Monday, 7 November 2011
Britain’s canal success story really began when the pioneering Francis Egerton, 3rd Duke of Bridgwater (1736-1803) proved he could make a profit transporting coal by canal.
The Bridgewater Canal, which opened in 1761, brought immense wealth to the ‘Canal Duke.’‘Canal mania’ gripped the nation, and a great network of canals was cut through the British countryside by the first canal workers: the navvies and engineers like James Brindley who transformed our landscape.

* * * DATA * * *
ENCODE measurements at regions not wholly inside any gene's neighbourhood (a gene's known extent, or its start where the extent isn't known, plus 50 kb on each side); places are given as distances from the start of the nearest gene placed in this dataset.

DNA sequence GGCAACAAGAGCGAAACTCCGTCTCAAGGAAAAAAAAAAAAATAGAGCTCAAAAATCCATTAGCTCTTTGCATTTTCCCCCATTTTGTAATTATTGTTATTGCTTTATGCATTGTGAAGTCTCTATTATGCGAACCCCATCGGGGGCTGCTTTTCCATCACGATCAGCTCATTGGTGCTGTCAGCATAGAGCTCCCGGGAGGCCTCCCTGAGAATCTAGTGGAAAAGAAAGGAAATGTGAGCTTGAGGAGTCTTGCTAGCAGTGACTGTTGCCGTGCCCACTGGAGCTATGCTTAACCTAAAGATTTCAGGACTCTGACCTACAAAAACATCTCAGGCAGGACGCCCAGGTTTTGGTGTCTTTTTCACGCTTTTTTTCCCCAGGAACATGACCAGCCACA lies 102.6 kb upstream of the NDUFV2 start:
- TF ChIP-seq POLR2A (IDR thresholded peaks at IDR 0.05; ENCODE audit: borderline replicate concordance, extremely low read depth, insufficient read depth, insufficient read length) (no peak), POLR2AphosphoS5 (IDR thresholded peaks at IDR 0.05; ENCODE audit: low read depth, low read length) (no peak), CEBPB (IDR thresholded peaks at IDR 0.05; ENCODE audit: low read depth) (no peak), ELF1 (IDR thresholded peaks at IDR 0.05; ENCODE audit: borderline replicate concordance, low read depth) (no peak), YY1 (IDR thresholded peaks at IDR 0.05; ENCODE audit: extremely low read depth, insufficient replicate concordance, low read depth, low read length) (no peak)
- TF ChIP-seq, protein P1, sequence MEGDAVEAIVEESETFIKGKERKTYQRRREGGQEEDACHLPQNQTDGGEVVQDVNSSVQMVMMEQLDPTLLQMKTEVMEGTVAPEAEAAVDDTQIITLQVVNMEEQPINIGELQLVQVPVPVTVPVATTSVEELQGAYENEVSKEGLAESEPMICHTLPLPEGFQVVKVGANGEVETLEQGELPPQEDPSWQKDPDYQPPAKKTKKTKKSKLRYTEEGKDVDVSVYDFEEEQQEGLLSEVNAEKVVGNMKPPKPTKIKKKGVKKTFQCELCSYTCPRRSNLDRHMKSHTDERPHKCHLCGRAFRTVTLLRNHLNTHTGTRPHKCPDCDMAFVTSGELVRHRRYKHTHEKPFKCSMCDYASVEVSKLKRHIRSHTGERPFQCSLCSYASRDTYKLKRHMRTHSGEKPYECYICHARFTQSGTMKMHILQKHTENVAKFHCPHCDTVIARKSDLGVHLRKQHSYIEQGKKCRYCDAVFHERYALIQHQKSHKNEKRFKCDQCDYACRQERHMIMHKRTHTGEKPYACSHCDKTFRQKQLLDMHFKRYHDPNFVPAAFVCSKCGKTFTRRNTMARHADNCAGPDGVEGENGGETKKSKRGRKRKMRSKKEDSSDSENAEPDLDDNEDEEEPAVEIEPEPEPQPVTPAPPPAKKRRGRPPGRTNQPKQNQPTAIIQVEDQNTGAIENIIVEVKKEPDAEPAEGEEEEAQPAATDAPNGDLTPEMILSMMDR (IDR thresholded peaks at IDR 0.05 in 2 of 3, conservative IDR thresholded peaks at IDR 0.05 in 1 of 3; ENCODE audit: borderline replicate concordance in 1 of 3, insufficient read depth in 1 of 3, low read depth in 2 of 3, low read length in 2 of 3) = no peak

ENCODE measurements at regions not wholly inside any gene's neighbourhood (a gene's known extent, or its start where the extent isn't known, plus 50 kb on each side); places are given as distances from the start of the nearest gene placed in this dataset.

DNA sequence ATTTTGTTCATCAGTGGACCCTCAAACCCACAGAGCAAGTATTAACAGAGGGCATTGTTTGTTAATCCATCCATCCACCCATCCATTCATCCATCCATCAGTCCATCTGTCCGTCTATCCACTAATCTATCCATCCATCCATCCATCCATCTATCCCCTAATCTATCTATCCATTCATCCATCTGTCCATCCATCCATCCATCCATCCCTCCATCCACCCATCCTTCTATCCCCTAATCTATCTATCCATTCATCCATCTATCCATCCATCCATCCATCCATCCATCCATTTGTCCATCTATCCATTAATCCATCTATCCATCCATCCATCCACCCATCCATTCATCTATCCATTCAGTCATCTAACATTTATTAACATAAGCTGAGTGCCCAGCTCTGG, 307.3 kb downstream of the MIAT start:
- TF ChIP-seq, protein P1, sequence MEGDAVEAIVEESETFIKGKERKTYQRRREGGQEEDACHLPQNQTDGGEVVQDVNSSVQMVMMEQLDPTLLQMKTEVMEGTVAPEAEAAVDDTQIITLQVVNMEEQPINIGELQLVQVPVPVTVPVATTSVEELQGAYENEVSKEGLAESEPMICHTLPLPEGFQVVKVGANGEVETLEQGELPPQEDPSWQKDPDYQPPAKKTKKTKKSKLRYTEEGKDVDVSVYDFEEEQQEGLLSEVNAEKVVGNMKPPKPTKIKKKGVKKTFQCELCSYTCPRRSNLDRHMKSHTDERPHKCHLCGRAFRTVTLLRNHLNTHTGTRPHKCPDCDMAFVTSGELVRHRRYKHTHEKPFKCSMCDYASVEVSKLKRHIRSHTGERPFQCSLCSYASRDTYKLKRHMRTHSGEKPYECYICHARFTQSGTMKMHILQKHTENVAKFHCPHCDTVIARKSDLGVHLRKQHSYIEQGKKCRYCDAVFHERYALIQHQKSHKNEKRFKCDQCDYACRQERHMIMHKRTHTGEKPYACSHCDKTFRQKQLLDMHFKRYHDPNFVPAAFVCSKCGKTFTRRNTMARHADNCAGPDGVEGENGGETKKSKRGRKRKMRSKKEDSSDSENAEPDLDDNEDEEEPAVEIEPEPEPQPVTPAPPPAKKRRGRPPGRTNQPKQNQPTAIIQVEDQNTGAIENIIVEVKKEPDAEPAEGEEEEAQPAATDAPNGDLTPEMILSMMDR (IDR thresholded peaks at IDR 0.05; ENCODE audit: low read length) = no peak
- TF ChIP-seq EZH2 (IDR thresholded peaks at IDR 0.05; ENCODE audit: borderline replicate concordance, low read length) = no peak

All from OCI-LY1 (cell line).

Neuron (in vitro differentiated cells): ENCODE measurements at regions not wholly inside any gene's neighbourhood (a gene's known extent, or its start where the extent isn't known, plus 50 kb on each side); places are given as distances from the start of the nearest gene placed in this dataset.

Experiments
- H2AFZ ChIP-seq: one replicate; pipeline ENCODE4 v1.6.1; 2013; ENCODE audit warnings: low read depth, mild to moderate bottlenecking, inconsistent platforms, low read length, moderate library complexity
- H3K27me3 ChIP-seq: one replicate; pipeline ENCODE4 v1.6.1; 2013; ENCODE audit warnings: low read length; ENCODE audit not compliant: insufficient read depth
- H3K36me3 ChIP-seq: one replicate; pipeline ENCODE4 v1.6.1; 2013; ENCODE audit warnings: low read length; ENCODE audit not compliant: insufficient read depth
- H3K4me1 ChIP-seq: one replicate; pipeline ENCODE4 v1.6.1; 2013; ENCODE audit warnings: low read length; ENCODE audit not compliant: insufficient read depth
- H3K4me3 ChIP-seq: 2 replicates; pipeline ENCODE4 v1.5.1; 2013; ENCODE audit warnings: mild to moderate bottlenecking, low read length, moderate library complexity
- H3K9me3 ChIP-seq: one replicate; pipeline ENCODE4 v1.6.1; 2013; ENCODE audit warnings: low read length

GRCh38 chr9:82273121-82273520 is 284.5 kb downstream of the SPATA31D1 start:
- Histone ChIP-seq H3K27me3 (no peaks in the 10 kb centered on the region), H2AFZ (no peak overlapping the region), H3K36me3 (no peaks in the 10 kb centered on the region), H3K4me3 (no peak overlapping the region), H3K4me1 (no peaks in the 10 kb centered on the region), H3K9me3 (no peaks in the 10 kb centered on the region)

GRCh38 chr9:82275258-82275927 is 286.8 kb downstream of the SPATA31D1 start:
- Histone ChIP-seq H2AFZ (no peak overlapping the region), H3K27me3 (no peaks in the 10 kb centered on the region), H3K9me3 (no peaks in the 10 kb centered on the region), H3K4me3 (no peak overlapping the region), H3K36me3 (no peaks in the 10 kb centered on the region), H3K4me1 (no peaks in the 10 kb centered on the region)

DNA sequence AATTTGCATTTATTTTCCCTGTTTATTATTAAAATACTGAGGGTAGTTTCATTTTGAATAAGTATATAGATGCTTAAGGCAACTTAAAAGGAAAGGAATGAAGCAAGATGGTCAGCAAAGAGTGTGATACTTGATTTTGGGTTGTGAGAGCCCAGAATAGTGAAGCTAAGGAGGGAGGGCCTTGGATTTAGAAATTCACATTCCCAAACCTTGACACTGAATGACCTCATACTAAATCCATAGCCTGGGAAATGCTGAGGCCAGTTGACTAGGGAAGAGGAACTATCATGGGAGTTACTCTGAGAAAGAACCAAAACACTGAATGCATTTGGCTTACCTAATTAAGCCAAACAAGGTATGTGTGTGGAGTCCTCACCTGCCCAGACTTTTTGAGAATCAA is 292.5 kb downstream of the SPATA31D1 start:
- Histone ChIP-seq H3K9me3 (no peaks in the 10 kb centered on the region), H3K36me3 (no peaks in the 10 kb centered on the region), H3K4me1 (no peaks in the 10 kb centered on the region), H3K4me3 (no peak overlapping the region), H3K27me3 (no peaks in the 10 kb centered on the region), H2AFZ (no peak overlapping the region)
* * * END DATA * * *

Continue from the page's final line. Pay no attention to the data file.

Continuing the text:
Canal boats were mostly owned by big carrying companies; only a few canal boatmen could afford to own their own boat: the ‘Number Ones’. Speedy ‘fly’ boats carried time-dependent cargoes, and these boats had four-man crews.
Writer John Hollingshead said the boatmen wore: ‘short fustian trousers, heavy boots, red plush jackets, waistcoats with pearl buttons and fustian sleeves, and gay silk handkerchiefs … round their necks’ (Odd Journeys In and Out of London, (1860)).